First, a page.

“He was just so professional, to take notes. Post sessions, he’d analyze them before the next session. He was just the ultimate, the ultimate professional.”
Cooper then read the words of Jordan Sage Rettig of Boston, Mass. that McAleenan “gave me so much music through the years,” including “the life lessons and appreciation for the world around us both perfect and painful went far beyond the pitch. But I wouldn’t have found my way … without him.”
Cooper remembered meeting McAleenan when the latter was three-years-old. Des was all energy all the time.
“He was that kindhearted simple soul,” he said. “I first met Des over 50 years ago. We were next door neighbors. He was like that annoying little brother. It had been three years and a difference between us and I had my friends. Des would appear out of the blue from nowhere. He never stood still. He was jumping fences. He was running, He was just full of energy, amazing little kid. Sharp with the tongue as well and well able to handle the older guys. We used to love bringing him out because when you brought him out you knew it was going to be absolute mayhem. It was just it was unbelievable.”
While the soccer world knew about McAleenan’s passion for the beautiful game, he grew up also competing in judo and Gaelic football. In fact, he was a member of the St. David’s Gaelic team that captured the Under-15 national title. When he was 14, McAleenan made a choice to pursue one sport at which he excelled. He eventually journeyed to the United States in 1988 and attended and played for Central Connecticut State University for four years. That helped kick off a long career as a goalkeeper coach.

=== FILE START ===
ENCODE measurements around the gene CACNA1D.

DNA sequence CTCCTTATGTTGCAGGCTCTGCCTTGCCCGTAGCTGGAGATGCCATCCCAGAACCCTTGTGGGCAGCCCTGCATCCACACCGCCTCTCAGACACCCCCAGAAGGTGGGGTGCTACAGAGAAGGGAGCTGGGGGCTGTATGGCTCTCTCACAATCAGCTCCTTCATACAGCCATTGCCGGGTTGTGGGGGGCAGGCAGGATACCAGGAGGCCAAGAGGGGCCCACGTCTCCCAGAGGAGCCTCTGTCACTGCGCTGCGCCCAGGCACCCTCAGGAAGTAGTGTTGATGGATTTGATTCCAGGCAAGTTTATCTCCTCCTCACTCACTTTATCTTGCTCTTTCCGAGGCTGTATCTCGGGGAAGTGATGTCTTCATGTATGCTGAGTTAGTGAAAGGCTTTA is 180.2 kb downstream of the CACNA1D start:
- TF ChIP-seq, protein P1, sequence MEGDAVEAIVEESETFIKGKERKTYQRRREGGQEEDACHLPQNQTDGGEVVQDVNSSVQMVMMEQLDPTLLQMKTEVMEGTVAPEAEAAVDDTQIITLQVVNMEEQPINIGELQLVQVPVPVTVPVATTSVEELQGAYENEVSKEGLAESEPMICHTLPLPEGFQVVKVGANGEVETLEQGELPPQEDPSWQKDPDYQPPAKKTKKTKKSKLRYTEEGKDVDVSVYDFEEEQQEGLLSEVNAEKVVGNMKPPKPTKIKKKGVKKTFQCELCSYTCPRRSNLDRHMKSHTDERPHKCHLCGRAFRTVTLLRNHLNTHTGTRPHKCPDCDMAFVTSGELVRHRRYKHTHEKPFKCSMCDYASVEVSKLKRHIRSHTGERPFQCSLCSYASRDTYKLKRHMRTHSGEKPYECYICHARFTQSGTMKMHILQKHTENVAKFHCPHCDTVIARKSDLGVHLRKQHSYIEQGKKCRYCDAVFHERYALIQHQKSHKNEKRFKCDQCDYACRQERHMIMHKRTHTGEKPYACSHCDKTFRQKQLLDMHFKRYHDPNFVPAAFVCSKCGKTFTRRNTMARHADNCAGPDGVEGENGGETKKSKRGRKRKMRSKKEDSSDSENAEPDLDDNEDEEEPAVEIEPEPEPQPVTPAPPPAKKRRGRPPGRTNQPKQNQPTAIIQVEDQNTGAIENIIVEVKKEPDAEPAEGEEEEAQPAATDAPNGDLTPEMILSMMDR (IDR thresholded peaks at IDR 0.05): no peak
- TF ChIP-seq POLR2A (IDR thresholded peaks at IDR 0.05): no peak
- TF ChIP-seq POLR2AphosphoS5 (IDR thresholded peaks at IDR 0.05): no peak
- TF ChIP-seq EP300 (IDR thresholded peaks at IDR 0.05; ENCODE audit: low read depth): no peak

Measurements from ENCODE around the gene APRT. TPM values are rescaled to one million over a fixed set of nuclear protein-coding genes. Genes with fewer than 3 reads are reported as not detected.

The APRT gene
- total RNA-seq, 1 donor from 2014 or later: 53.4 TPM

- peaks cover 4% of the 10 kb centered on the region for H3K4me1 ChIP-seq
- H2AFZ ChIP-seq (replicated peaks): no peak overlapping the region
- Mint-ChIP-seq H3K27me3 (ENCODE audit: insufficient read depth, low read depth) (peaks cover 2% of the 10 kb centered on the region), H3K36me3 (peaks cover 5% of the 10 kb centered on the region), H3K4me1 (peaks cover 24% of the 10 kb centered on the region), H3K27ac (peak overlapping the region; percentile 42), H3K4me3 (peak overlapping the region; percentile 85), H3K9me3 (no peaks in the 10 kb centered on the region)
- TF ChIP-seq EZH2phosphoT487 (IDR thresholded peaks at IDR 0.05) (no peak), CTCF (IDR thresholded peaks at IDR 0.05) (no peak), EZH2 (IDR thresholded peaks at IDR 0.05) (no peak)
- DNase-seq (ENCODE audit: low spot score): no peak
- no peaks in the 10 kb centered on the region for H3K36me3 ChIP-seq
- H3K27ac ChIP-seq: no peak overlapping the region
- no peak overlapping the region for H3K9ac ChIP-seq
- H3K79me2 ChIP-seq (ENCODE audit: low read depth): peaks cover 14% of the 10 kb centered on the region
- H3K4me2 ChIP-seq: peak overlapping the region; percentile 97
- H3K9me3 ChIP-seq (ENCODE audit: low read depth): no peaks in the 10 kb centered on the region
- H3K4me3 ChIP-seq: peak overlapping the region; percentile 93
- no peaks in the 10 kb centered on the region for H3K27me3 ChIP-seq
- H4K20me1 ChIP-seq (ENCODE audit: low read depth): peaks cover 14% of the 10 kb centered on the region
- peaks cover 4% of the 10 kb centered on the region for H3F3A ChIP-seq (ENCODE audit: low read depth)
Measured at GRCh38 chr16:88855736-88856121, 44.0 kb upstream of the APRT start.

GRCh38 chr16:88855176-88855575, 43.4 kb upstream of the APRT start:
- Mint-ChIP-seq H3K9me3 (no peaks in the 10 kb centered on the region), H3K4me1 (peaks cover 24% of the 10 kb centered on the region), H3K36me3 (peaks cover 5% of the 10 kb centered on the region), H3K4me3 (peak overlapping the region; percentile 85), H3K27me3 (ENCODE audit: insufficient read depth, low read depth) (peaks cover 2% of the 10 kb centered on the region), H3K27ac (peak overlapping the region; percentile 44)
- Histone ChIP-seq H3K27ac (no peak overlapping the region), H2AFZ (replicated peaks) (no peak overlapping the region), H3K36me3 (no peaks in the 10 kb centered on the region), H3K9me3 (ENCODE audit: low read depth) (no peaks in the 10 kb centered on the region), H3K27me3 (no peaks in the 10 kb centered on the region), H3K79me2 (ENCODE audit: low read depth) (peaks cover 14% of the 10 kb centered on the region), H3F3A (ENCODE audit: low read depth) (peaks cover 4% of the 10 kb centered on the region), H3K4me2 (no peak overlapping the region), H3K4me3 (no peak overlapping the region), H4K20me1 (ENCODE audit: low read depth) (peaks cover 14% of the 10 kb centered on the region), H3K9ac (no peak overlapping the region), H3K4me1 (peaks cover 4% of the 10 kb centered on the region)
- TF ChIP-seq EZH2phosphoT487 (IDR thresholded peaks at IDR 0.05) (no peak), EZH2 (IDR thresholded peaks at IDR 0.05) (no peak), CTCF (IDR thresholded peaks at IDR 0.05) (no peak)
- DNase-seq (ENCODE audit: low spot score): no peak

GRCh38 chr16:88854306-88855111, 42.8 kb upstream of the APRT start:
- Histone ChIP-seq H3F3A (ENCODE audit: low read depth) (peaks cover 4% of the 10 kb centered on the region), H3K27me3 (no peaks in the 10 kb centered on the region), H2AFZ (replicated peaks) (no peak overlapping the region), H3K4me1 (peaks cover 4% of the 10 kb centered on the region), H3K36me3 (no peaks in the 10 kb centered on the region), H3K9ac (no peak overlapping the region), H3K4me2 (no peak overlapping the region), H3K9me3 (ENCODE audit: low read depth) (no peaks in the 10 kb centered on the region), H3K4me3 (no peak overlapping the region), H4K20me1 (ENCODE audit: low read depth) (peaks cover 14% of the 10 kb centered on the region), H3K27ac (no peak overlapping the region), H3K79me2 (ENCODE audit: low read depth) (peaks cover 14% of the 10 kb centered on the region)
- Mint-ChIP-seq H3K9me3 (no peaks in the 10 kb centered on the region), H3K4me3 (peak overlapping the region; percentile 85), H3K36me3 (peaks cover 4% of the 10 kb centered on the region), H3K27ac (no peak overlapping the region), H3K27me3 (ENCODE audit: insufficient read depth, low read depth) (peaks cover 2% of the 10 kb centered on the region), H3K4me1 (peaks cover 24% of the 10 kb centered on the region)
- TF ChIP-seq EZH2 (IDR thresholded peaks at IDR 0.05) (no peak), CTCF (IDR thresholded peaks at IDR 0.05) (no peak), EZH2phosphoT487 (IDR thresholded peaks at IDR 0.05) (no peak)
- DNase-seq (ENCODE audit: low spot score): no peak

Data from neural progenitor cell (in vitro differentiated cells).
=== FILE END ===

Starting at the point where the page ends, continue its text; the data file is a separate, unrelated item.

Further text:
“Football was Des’ life,” Cooper said. “It was just on a daily basis. He just really loved that. He enjoyed the characters, the people, the travel absolutely everything. He made some great friends of high standing in the football world.”
He then rattled off the names of former Red Bulls standouts Tab Ramos, Juan Pablo Angel and Tony Meola.
McAleenan was perhaps a C or D student in English in school, Cooper said, but you wouldn’t have known it with his mastery of the spoken language.
“His use of the English language was amazing, absolutely amazing,” he added. “When he spoke, he was just brilliant. He was fluent. It just came off the tongue. He was quick witted. If we’re having a bit of banter with him there was no way you were going to win because he just outwitted you all the time.”
Cooper said that McAleenan also had a huge desire to be fluent in Spanish, which I call it was absolutely amazing.”
“I heard conversations between himself and some Spanish speaking guys on the phone last summer and like it was absolutely amazing,” he added. “But he didn’t think he was up to up to the standards that he wanted to achieve. The ultimate professional.”
Cooper added that McAleenan “had an immense love of nature,” he he loved walking. When his friend visited Belfast, Northern Ireland last year, he went to Derry, climbing mountains and a keen interest in the history of cities.
After the service, McAleenan’s body was cremated.
McAleenan, the youngest of four siblings, is survived by his mother Bernie, three sisters, Caroline, Grace and Mandy, nieces, nephews, great nieces and great nephews.
“He’s a great friend,” Cooper said. “I treated him like a brother. I’m going to miss him, really, really miss him.”
So will many other people.